Vacancy improvement stalls in third quarter

Britain’s shop vacancy levels remained virtually unchanged in September, seeing a slight increase to from 12.3 per cent to 12.4 per cent compared with the previous month.

However, this was a 0.5 per cent drop on the same period a year ago.

The retail property market has continued to see a drop in activity, decreasing 26 per cent in September when compared with September 2015.

Matthew Hopkinson, director at the London Data Company, suggested that this could be a signal that “businesses have been hesitating when making investment decisions, both before the referendum and in the turbulent period since”.

The GB shopping vacancy rate fell 1.4 per cent to 13.4 per cent when compared with the same period last year. GB shopping centres saw the biggest drop across all location types for the fourth consecutive month.

The North-East saw the biggest fall in shopping vacancies, down 2.7 per cent. Wales was once again the only region to see rise in its vacancy rate, up 0.6 per cent in the past 12 months. This is the ninth consecutive month that Wales has seen an increase in 2016 so far.

Retail park vacancy dropped 0.7 per cent across the UK in September. The North-East saw the biggest improvement, falling 3.8 per cent over the past 12 months. Yorkshire and the Humber and Scotland were the only areas to see an increase in vacancy levels, rising 0.5 per cent and 0.9 per cent respectively.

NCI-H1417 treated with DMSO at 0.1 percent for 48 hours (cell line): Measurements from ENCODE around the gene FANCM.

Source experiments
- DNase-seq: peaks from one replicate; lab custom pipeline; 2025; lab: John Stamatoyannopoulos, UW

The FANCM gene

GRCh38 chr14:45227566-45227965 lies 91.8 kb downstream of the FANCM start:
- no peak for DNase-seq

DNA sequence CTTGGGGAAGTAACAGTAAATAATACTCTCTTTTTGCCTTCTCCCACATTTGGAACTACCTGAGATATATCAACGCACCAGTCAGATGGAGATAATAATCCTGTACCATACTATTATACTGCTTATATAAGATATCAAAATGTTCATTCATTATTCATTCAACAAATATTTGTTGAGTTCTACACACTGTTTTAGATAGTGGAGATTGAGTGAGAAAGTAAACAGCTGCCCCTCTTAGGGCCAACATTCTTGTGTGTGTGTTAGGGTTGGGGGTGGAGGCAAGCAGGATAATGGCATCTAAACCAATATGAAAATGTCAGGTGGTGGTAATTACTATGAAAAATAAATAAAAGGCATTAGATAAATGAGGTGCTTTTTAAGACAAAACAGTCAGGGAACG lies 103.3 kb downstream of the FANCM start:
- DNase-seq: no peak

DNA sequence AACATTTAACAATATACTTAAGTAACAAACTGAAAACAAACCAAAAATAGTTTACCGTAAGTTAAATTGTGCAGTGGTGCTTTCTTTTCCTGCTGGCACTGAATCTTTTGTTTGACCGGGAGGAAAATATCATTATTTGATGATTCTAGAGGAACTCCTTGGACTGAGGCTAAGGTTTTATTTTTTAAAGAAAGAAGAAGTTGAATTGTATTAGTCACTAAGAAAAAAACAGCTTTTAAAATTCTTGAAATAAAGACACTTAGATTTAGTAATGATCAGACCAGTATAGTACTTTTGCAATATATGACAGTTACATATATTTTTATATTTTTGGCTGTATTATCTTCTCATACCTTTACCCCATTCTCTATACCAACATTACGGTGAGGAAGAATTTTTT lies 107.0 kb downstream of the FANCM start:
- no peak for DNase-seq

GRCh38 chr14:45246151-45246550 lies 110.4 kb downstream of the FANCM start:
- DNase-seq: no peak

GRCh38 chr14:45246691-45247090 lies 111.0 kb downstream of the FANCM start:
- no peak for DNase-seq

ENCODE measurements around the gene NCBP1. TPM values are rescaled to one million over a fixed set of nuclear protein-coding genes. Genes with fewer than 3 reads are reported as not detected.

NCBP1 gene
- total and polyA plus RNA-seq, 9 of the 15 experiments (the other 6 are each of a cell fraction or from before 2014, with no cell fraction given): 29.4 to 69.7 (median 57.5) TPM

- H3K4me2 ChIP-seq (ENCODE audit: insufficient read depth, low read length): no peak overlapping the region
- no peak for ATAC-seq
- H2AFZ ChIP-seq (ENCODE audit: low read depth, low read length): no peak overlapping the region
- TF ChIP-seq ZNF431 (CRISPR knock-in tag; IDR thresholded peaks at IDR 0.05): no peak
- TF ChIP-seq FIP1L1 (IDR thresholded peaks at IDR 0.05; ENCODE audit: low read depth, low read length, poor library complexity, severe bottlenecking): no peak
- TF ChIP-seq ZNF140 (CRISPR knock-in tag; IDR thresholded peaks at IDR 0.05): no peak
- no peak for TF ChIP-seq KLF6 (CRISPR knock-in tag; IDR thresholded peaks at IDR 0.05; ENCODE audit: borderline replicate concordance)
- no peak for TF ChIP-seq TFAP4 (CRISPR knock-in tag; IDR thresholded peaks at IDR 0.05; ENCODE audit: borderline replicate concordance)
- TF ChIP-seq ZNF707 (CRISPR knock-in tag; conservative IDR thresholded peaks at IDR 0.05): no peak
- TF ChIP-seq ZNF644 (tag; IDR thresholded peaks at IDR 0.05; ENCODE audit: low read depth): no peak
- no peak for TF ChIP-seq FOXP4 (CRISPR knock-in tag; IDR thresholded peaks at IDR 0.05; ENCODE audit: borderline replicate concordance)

In town centres, vacancy rates showed a year-on-year decrease of 0.5 per cent in September in comparison with 2015 to 10.8 per cent. Scotland was the only region to see an increase in its vacancy rate.

Persistent vacancy, units empty for three years or more, saw no percentage change in both Q2 and Q3 2016.

London and the south of England continued to enjoy the lowest levels of persistent vacancy, with 2.3 per cent of premises in Greater London vacant for more than three years. The North continued to have an oversupply of vacant units, with several towns ‘over-shopped’ with more units in relation to the population.

Mr Hopkinson added: “Vacancy has been falling gently, but consistently, since 2013, but the improvement has been on pause since May. Levels of activity in openings, closings, new-builds, demolitions and reuses have moderated. As it is, vacancy remains at a level more than twice as high as the pre-crash level in 2008.”